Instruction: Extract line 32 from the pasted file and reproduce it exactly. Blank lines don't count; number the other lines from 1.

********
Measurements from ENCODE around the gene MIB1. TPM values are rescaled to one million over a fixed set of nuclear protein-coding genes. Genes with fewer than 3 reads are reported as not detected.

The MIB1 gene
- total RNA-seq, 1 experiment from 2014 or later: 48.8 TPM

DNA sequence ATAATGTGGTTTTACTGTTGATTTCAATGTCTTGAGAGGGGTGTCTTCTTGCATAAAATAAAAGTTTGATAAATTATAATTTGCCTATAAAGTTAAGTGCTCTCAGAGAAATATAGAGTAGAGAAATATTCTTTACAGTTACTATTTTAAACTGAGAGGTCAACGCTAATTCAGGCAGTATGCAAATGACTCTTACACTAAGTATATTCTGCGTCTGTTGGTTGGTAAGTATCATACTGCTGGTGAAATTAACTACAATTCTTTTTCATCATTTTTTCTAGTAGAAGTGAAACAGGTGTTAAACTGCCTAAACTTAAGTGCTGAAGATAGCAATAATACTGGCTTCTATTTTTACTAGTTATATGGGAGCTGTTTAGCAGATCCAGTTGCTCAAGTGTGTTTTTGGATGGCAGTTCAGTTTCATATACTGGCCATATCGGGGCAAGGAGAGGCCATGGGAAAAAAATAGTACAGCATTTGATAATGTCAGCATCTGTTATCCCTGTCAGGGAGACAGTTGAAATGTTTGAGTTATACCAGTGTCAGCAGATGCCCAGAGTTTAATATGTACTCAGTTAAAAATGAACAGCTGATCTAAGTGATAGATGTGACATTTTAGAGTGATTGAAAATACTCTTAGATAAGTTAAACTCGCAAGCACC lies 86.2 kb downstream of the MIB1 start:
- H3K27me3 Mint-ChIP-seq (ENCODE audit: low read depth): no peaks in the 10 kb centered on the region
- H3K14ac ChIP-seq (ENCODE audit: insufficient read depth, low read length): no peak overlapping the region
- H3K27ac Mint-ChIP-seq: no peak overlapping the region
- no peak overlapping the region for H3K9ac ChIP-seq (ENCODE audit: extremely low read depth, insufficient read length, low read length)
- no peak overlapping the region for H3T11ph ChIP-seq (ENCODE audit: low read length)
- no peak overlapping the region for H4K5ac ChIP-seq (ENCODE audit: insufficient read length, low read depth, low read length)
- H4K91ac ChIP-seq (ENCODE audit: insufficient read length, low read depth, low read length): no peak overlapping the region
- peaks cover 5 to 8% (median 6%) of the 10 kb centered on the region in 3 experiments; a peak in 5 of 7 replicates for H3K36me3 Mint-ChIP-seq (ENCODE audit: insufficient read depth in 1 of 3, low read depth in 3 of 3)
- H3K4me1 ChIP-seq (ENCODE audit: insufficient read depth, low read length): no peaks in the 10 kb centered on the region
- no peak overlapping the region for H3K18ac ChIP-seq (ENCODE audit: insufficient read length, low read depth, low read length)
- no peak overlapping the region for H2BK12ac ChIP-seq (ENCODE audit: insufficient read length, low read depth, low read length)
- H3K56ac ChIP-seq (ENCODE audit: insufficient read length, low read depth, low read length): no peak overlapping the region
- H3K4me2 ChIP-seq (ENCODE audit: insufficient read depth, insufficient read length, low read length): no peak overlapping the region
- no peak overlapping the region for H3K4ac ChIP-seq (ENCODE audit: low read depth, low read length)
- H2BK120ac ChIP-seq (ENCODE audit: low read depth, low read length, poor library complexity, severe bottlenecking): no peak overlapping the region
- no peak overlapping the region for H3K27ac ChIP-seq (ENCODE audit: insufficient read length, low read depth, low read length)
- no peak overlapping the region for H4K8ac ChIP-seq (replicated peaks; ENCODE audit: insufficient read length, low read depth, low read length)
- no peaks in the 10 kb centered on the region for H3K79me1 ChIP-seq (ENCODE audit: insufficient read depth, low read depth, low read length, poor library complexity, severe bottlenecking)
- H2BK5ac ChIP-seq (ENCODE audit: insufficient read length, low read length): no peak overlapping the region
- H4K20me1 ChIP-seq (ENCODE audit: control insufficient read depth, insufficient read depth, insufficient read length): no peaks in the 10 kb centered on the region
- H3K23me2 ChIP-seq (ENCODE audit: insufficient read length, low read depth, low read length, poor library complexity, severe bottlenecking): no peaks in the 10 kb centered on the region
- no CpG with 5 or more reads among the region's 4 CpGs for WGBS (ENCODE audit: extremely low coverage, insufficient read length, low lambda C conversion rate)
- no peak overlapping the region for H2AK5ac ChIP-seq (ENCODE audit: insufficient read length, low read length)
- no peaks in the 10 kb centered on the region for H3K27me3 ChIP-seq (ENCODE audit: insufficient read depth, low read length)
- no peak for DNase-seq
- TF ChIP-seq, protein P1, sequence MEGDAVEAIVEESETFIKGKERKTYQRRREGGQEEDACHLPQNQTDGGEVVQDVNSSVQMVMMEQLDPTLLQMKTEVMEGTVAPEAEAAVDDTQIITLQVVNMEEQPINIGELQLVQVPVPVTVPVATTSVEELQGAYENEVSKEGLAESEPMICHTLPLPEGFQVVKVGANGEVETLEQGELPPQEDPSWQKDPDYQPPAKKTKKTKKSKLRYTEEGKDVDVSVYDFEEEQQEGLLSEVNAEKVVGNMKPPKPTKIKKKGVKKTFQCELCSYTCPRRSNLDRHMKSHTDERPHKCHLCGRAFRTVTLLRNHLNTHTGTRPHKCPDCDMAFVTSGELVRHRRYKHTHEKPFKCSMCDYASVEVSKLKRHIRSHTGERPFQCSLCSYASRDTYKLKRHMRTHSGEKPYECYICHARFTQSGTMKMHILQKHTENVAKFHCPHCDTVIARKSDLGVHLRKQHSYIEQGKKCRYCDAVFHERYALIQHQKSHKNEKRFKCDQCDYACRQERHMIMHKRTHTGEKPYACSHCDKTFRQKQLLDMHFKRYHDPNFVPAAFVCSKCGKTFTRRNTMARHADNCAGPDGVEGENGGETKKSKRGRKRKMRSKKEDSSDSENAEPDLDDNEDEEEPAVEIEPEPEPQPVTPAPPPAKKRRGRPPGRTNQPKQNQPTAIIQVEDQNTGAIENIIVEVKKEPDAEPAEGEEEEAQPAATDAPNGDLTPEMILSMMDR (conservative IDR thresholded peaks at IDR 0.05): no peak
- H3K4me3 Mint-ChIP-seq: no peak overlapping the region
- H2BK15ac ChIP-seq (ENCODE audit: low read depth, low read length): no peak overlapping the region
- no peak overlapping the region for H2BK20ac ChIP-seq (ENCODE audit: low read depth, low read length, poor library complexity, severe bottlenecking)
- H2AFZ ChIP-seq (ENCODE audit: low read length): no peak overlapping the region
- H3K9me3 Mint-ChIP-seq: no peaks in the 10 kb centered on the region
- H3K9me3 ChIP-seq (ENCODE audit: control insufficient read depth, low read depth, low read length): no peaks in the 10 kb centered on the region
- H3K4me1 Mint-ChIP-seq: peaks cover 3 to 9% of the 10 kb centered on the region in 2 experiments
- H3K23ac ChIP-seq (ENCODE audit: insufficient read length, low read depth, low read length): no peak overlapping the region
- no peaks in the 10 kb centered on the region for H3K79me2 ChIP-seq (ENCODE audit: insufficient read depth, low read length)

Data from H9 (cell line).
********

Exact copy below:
- H2BK15ac ChIP-seq (ENCODE audit: low read depth, low read length): no peak overlapping the region